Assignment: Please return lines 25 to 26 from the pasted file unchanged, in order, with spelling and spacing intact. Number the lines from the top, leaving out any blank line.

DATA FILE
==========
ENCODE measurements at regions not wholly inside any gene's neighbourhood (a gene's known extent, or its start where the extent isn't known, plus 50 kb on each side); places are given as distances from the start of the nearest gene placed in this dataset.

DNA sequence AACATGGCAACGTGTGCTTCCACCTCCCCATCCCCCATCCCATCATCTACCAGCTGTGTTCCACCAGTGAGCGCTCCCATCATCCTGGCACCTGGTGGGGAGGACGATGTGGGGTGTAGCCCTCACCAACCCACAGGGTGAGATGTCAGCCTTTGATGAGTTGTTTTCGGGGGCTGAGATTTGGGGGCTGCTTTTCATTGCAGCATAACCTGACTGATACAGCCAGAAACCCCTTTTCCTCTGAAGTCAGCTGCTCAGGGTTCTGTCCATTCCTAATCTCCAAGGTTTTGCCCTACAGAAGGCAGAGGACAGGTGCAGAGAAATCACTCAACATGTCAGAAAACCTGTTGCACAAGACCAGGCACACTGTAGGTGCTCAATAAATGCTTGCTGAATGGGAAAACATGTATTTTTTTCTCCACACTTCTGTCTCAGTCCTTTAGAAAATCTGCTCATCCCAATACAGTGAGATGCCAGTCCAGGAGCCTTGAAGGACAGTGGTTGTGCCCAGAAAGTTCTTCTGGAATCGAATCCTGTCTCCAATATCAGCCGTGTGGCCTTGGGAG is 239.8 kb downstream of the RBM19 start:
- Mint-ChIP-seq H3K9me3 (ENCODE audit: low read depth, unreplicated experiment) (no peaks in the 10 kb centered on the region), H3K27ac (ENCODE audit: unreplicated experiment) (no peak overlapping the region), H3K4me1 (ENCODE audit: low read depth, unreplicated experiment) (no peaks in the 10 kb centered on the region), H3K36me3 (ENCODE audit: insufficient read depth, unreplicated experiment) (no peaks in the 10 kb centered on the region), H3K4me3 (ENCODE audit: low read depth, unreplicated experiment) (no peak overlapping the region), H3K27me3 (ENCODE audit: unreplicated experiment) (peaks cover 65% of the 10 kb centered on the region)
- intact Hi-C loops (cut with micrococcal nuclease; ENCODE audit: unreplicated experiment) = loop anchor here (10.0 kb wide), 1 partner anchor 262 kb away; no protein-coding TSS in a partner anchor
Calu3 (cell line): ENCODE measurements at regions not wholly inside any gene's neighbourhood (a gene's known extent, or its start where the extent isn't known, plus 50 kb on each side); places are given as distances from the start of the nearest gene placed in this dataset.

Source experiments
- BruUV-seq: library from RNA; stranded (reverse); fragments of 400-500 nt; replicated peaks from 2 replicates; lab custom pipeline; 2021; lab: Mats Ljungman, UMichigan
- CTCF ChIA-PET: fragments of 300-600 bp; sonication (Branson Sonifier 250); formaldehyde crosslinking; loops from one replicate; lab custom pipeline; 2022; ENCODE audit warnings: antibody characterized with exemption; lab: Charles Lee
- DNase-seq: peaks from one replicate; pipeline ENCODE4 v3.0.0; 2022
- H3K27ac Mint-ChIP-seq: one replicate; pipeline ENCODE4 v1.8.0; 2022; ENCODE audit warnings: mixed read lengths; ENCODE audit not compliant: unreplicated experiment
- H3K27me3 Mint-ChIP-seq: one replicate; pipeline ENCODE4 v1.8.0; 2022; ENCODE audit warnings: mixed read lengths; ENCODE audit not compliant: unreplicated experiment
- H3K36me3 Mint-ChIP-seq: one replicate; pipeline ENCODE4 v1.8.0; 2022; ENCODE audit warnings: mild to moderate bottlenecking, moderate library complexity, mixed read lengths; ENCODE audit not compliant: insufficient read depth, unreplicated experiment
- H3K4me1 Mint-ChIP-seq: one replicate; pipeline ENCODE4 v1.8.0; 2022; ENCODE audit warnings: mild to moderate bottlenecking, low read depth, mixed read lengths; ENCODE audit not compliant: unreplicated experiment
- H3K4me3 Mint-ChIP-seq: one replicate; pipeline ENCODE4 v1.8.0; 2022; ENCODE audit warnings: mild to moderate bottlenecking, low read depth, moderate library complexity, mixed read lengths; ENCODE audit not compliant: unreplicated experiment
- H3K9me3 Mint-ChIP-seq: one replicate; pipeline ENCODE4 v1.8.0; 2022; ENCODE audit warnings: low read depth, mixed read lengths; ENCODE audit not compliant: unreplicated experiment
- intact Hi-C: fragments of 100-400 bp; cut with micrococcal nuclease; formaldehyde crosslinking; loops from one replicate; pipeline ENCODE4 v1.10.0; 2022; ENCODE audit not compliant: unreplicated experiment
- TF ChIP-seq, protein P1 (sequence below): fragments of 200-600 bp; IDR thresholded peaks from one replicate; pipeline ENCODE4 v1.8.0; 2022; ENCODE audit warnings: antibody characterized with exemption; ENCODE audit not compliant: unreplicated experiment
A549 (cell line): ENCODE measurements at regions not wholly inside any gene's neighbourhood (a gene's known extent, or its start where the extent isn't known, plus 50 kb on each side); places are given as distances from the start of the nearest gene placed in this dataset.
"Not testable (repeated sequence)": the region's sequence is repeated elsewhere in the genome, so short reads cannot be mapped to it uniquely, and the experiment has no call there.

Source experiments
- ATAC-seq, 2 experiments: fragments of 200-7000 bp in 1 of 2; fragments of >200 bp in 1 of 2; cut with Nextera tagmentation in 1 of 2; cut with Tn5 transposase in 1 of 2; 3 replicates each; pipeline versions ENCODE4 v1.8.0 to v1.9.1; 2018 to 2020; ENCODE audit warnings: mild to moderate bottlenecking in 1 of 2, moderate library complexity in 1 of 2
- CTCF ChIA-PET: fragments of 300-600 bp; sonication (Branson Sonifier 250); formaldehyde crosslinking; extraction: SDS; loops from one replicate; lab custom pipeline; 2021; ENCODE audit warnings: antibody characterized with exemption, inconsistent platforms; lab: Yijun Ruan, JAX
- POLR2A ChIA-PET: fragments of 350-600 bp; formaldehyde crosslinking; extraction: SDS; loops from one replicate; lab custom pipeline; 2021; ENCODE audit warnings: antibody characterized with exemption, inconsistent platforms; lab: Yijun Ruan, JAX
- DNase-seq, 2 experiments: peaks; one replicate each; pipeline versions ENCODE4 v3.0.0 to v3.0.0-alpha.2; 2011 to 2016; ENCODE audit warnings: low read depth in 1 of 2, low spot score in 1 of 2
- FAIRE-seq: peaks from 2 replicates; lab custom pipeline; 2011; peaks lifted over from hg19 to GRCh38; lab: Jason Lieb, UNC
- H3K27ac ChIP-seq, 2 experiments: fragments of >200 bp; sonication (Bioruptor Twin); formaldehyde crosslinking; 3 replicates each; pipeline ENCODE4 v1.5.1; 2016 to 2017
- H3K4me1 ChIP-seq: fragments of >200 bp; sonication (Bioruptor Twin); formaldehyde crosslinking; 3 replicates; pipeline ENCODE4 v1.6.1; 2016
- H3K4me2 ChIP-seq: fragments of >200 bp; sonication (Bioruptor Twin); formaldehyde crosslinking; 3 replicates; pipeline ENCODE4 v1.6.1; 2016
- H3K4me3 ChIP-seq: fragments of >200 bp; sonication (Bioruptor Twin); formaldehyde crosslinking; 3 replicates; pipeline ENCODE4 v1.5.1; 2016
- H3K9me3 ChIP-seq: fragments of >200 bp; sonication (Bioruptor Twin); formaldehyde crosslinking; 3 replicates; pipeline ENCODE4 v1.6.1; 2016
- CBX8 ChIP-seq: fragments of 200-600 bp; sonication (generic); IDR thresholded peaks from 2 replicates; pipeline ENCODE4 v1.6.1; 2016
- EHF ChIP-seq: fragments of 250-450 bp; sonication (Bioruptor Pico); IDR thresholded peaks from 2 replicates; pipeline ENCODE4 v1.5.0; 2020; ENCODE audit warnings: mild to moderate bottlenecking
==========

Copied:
- FAIRE-seq: peaks from 2 replicates; lab custom pipeline; 2011; peaks lifted over from hg19 to GRCh38; lab: Jason Lieb, UNC
- H3K27ac ChIP-seq, 2 experiments: fragments of >200 bp; sonication (Bioruptor Twin); formaldehyde crosslinking; 3 replicates each; pipeline ENCODE4 v1.5.1; 2016 to 2017